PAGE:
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The physics subsystem is used to physically simulate objects registered in it. It has its own set of entities and geometries, which have counterparts in other parts of the engine. For instance, a simulated rigid body object can be associated with either an Entity System's entity, or a 3dengine's particle. Typically, an outside system requests creation of a physical entity of a certain type and stores a pointer to itself in it in so called 'foreign data'. One exception is breakable objects, where the physics creates new physical entities internally and notifies the rest of the engine, which in turn creates the accompanying engine objects and associated them with those new physical entities.

By default the physics runs in its own separate thread, and can have a customizable amount of additional worker threads. Each frame, CrySystem requests the physics to make a step with the current frame time, and the physics posts notifications when the results are ready. Note that if the physics cannot keep up with the main thread, it can take more than one main thread frame for the results to come back. Such situations, of course, should be avoided. When the physical world is doing a step, all incoming change requests to the physical entities are internally queued and executed only at the beginning of the next step (lest they interfere with an ongoing simulation). This can make debugging where certain changes come from difficult, so it's possible to switch the physics to do its calculation in the main thread via a console variable (sys_physics_enable_MT).

Physical notifications come in the form of events (the corresponding structures have names prefixed with "EventPhys"). In order to listen to them, other systems must register listeners via an AddEventClient call. All listeners are "global" and must internally redirect the event to specific engine objects (if necessary) using physical foreign data information. There are two types of events - immediate and logged. Immediate event clients are called directly from the physics thread, so the functions must be thread-safe regarding their systems' main threads. Logged events are accumulated in an internal queue and are sent from the main thread, close to the end of the main step. Generally, immediate events are useful for doing some additional simulation in the listener, since in this case precise synchronization with the physics is necessary.

Typically physical entities have one or more physicalized geometries. Geometry physicalization is described here : Registering geometries in the physics

There are several Physical entity types. More information about setting up physical entities can be found here: Physical entity interface. More information about how the simulation works internally can be found here.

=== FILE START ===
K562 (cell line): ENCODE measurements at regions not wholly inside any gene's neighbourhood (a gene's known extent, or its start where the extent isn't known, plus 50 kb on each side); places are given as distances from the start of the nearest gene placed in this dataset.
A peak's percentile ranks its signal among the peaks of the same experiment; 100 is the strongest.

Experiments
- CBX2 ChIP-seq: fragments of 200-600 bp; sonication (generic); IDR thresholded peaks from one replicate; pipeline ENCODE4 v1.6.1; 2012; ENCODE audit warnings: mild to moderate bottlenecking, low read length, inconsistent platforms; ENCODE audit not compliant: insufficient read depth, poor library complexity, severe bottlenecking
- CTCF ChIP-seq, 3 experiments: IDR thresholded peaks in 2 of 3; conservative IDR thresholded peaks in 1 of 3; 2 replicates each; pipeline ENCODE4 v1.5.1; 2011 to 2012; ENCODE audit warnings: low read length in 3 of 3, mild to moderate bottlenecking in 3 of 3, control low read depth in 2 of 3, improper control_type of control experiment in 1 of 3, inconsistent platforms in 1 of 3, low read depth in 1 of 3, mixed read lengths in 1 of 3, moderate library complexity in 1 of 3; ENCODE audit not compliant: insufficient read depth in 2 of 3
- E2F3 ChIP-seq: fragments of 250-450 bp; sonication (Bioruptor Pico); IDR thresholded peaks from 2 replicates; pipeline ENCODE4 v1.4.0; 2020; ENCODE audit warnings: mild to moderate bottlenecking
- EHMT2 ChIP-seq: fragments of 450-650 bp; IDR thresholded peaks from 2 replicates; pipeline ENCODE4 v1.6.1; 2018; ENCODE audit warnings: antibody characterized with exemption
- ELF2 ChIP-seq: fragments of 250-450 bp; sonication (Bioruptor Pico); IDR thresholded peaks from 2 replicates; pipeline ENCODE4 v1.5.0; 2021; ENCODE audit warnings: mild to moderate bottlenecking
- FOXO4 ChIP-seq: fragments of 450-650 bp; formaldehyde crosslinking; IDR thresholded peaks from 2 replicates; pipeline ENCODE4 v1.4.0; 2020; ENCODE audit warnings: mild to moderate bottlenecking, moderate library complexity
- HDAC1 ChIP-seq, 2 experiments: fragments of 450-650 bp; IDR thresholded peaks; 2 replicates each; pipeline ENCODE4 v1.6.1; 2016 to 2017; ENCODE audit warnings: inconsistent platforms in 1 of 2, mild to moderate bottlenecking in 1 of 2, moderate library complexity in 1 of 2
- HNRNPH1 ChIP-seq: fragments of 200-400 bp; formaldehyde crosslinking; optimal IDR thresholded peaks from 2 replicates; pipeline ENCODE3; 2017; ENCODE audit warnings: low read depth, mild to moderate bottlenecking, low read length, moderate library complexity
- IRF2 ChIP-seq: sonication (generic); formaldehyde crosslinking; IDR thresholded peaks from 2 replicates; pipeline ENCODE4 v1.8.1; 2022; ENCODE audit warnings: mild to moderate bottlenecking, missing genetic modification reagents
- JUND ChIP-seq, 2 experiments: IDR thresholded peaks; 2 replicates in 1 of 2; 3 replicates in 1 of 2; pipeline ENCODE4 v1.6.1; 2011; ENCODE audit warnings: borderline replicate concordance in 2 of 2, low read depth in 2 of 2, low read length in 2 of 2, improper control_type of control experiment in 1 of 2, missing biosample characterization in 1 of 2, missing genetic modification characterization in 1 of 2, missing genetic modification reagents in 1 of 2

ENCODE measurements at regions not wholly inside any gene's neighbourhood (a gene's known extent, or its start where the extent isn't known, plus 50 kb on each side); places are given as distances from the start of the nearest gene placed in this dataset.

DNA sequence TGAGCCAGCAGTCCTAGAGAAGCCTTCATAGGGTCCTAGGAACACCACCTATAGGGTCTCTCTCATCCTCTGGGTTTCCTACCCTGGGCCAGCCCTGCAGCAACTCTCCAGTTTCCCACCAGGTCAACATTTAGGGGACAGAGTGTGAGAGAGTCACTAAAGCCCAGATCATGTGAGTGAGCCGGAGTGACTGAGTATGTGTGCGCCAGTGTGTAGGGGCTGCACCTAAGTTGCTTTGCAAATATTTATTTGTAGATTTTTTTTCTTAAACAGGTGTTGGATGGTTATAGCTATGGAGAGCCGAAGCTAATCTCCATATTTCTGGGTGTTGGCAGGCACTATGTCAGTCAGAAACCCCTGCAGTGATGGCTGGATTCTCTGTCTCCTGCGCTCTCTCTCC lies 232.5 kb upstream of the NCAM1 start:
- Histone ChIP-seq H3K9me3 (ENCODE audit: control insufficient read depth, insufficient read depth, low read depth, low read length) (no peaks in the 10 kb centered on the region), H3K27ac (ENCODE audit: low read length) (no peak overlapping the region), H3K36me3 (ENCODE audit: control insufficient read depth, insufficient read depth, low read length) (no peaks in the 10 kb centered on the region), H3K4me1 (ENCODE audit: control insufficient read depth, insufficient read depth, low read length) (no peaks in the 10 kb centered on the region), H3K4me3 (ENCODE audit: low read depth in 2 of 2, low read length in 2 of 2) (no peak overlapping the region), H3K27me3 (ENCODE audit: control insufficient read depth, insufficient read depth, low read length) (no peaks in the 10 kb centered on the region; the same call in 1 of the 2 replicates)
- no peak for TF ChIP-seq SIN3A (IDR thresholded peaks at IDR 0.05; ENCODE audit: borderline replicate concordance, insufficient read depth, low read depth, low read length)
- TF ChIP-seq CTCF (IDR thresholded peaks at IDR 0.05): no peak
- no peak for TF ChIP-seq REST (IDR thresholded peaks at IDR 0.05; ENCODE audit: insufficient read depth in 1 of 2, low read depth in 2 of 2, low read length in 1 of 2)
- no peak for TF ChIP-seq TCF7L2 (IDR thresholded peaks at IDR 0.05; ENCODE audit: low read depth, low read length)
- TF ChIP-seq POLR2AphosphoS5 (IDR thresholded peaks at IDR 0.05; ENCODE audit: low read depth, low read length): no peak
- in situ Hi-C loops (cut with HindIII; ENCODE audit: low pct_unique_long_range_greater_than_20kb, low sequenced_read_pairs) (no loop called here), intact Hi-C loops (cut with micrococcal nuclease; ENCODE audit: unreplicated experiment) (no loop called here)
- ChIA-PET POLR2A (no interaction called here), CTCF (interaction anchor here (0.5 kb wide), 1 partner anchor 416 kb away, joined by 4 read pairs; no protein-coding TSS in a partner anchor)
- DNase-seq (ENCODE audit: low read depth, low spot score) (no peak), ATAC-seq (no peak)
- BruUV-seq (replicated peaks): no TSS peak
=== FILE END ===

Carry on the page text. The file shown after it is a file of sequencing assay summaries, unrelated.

In order to speed up broad-phase collision detection (i.e. quickly find entities that are potentially colliding with each other) the physics uses a 2-dimensional grid. Each entity is registered in each cell that's touched by its axis-aligned bounding box, so it's possible to get a list of entities that touch a specific cell. Entity-in-cell bookkeeping is facilitated by so-called "grid thunk" structures. Note that there is a global limit on their amount, and once it's reached no further grid changes will be registered, resulting in entities "losing collisions" (there will be a warning in the log about it). Cell size should be chosen based on the total map size and "interaction density", i.e. smaller cells can give more precise potential collision candidates list, but if an entity occupies many cells, the costs of gathering lists from all of them will outweigh this advantage. Grid queries are exposed to other systems via GetEntitiesInBox function.

Since version 5.2, multiple simulation grids are supported.

Other commonly used world queries are Ray and Primitive Tracing.

Various environmental effects can be simulated by using Physical Areas.

There are several breakage systems in the engine, described here.

Explosions are one way to trigger said breakage.

It's possible to see physical entities by using p_draw_helpers console variable. In the simplest case it can just be set to 1 to show the most common set of helpers, but it can also be customized to include different types of entities and helpers, use "p_draw_helpers ?" for details. 

In addition to the engine's profiler, the physics has a more high-level one, enabled with p_profile. Further profiling options are p_profile_entities to show the list of physical entities that take most of the simulation time, and p_profile_functions to monitor the costs of RayWorldIntersection, PrimitiveWorldIntersection, and GetEntitiesInBox calls coming from various systems. 


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